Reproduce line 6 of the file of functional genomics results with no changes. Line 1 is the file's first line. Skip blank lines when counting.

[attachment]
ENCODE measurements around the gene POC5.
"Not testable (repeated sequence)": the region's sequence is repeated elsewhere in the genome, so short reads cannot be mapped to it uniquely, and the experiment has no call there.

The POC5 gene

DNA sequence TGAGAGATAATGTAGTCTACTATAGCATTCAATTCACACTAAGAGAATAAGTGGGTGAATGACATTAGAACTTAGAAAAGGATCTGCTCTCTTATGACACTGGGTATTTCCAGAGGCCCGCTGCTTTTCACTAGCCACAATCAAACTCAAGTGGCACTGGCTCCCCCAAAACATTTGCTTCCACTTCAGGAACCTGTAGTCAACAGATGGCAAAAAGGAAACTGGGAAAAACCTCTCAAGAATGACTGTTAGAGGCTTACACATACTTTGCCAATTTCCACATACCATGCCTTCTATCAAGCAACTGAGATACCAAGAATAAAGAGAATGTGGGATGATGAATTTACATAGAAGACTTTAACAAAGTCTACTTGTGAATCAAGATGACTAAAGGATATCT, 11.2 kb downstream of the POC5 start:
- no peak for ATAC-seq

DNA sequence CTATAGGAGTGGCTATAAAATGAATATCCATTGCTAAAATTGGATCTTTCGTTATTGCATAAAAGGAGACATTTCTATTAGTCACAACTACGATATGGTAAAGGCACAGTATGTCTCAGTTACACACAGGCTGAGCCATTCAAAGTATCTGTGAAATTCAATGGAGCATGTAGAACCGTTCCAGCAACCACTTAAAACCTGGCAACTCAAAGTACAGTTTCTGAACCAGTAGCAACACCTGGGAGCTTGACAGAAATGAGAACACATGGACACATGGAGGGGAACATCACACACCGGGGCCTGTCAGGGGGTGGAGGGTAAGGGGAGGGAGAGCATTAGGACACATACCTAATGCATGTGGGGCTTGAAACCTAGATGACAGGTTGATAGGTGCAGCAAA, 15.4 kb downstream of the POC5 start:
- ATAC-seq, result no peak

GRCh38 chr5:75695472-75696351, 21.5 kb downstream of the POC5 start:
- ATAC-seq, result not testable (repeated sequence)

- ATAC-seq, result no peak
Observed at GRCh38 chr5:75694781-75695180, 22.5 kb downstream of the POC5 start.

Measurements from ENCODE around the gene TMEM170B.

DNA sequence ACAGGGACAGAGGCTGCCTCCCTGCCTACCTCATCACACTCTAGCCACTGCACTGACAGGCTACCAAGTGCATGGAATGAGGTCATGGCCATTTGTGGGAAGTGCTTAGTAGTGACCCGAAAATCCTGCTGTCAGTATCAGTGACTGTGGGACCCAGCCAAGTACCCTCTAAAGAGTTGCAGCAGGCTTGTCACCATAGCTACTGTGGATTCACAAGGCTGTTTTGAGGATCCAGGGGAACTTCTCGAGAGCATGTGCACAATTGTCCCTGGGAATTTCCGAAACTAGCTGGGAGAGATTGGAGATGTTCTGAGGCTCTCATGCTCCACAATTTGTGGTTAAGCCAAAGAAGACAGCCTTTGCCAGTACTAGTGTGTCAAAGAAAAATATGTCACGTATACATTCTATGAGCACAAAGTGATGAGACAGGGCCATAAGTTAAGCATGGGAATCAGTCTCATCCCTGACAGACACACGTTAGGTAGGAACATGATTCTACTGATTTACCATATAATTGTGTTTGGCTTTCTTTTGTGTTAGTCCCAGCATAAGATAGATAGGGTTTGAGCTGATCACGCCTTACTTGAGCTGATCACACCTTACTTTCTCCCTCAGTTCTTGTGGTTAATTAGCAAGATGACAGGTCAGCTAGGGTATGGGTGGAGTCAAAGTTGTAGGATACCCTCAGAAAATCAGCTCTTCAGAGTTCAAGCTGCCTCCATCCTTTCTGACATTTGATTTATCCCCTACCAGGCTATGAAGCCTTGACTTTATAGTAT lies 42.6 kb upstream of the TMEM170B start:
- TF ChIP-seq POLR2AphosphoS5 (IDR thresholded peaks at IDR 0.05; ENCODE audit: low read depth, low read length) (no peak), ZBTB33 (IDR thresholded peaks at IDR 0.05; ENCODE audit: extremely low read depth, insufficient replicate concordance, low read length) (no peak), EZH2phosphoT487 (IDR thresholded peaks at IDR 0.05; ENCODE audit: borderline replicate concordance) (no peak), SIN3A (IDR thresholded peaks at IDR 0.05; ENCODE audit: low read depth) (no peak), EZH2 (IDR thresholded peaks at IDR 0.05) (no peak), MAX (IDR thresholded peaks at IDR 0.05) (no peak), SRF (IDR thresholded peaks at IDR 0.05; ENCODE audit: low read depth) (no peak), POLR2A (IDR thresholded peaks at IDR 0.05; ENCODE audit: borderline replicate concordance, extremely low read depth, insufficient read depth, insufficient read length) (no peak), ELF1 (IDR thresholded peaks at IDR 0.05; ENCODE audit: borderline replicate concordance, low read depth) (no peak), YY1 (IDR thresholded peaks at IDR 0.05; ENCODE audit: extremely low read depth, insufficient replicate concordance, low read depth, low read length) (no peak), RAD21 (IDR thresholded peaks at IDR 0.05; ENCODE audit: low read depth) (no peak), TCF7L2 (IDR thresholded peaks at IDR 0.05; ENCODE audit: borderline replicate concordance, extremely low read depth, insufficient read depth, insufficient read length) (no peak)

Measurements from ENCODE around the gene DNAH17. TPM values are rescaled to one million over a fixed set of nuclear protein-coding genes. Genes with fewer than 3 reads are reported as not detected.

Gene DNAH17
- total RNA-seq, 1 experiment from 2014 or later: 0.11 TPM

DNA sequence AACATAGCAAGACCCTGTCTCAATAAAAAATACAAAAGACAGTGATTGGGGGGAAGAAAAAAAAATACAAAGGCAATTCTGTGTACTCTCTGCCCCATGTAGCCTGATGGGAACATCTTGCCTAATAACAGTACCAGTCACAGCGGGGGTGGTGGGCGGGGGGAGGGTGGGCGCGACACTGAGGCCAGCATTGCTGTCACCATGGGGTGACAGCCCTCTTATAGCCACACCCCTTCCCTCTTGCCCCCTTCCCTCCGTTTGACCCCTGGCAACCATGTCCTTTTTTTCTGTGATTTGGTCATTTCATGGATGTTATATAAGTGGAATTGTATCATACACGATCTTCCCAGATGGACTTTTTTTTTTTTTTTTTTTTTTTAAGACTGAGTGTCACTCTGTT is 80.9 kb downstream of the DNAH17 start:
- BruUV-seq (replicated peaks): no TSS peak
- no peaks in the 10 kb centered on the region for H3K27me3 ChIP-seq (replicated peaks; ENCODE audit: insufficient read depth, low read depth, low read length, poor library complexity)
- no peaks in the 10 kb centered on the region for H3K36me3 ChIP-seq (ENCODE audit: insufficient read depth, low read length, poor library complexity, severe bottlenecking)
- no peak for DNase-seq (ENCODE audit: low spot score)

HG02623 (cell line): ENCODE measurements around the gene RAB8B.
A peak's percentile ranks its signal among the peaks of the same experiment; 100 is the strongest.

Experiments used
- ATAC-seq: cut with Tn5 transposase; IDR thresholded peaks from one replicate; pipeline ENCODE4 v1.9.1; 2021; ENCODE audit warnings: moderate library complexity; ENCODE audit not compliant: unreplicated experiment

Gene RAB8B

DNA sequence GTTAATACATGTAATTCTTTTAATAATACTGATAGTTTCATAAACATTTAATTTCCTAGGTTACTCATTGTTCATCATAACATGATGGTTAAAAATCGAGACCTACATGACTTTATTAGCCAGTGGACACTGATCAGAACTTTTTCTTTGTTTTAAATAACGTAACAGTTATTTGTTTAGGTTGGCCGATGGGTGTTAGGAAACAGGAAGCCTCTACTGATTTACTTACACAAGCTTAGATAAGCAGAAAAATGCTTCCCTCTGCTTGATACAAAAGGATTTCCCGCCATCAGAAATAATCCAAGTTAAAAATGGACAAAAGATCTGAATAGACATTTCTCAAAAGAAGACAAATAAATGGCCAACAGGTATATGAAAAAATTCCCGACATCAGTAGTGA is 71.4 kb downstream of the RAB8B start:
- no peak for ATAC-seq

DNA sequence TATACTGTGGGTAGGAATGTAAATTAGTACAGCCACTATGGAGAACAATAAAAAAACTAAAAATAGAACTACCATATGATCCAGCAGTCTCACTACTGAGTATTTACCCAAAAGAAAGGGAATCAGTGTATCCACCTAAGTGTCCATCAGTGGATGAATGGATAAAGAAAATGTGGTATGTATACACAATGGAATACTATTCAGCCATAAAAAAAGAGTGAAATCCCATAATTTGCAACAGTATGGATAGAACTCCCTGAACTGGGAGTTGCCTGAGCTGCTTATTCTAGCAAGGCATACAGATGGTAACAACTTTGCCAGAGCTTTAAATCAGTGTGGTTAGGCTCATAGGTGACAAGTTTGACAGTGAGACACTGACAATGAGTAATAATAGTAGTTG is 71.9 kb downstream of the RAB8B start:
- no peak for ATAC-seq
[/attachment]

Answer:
DNA sequence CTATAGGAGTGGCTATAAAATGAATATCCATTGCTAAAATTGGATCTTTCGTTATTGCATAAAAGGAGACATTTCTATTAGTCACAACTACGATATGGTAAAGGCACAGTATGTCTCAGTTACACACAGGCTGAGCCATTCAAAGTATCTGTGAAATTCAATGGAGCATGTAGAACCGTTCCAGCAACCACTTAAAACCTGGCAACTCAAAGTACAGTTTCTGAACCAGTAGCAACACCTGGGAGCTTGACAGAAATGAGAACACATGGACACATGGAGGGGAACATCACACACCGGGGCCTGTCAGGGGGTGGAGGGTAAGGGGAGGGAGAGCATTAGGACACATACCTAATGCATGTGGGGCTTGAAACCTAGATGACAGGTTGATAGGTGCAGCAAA, 15.4 kb downstream of the POC5 start: